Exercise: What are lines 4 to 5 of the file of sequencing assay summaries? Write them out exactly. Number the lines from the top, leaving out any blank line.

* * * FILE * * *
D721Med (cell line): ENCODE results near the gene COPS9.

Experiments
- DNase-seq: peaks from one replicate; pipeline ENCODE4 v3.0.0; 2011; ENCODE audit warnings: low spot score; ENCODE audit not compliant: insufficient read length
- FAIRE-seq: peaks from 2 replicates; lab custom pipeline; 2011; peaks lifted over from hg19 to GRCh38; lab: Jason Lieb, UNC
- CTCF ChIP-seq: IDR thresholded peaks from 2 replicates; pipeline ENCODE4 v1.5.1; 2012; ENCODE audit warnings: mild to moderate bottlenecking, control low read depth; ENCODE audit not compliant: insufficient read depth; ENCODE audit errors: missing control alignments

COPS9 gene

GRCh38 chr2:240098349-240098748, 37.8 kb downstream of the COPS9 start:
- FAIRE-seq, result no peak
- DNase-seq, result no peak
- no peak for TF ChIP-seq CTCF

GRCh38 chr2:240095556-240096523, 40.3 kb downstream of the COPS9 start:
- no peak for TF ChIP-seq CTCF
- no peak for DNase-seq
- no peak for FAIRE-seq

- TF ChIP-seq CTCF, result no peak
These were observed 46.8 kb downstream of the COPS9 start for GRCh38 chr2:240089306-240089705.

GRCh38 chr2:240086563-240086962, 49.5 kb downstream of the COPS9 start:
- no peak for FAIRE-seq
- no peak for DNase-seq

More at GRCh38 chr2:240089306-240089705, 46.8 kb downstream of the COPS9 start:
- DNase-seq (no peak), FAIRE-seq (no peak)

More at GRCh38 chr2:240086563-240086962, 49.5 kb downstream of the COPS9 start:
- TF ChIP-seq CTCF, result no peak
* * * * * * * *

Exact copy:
- FAIRE-seq: peaks from 2 replicates; lab custom pipeline; 2011; peaks lifted over from hg19 to GRCh38; lab: Jason Lieb, UNC
- CTCF ChIP-seq: IDR thresholded peaks from 2 replicates; pipeline ENCODE4 v1.5.1; 2012; ENCODE audit warnings: mild to moderate bottlenecking, control low read depth; ENCODE audit not compliant: insufficient read depth; ENCODE audit errors: missing control alignments